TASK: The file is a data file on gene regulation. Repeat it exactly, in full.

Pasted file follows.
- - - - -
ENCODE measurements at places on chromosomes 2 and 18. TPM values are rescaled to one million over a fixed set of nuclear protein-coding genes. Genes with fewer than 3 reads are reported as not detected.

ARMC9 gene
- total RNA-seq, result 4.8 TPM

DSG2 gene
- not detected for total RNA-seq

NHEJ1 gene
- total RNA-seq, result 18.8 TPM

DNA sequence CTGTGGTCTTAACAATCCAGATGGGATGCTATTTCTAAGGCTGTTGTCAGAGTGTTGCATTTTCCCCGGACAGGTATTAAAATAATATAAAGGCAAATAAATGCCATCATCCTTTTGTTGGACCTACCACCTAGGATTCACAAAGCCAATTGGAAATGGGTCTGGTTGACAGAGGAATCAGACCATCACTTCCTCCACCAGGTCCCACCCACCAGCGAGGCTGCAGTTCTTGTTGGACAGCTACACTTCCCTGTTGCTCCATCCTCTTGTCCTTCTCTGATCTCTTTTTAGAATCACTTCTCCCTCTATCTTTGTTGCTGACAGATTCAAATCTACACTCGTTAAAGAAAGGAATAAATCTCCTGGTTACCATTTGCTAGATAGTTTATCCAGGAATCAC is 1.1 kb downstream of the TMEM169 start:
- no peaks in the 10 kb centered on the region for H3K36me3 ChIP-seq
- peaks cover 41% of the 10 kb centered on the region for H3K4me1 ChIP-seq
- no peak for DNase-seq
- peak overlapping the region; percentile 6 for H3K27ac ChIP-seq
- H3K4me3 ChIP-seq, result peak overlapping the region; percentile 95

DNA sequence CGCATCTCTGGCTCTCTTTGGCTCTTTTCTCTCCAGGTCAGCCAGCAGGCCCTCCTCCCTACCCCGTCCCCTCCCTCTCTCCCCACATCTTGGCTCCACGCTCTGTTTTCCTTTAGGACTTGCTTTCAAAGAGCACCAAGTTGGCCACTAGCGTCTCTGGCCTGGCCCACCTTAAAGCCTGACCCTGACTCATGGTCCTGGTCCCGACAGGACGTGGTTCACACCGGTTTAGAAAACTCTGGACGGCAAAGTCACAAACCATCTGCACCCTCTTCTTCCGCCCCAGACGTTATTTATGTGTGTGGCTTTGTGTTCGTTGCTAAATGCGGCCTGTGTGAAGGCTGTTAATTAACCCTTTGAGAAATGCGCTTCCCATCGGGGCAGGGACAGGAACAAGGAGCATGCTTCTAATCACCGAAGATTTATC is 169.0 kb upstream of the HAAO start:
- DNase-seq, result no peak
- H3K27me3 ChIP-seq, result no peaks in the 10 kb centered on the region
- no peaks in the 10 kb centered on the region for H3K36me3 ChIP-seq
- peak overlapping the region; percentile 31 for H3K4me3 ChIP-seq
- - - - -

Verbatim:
ENCODE measurements at places on chromosomes 2 and 18. TPM values are rescaled to one million over a fixed set of nuclear protein-coding genes. Genes with fewer than 3 reads are reported as not detected.

ARMC9 gene
- total RNA-seq, result 4.8 TPM

DSG2 gene
- not detected for total RNA-seq

NHEJ1 gene
- total RNA-seq, result 18.8 TPM

DNA sequence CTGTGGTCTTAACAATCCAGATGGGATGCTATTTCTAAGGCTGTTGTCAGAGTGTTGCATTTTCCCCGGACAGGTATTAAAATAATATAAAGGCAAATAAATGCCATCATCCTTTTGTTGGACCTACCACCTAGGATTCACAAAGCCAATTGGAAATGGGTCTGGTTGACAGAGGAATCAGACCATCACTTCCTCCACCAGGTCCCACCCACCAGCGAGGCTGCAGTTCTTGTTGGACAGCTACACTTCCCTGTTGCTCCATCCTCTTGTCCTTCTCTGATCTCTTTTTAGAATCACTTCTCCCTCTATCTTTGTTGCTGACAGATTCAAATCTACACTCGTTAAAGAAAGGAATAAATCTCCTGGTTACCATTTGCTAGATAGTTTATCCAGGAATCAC is 1.1 kb downstream of the TMEM169 start:
- no peaks in the 10 kb centered on the region for H3K36me3 ChIP-seq
- peaks cover 41% of the 10 kb centered on the region for H3K4me1 ChIP-seq
- no peak for DNase-seq
- peak overlapping the region; percentile 6 for H3K27ac ChIP-seq
- H3K4me3 ChIP-seq, result peak overlapping the region; percentile 95

DNA sequence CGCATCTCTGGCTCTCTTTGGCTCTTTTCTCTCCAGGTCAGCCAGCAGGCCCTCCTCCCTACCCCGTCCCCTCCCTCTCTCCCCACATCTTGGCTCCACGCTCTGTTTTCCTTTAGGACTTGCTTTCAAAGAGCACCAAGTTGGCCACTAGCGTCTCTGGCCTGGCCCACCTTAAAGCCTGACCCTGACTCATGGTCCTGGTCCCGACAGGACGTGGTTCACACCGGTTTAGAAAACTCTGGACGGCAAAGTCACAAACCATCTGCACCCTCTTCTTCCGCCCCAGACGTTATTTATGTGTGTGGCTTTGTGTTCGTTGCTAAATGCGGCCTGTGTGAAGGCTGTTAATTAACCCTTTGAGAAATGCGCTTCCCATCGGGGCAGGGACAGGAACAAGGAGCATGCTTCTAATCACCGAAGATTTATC is 169.0 kb upstream of the HAAO start:
- DNase-seq, result no peak
- H3K27me3 ChIP-seq, result no peaks in the 10 kb centered on the region
- no peaks in the 10 kb centered on the region for H3K36me3 ChIP-seq
- peak overlapping the region; percentile 31 for H3K4me3 ChIP-seq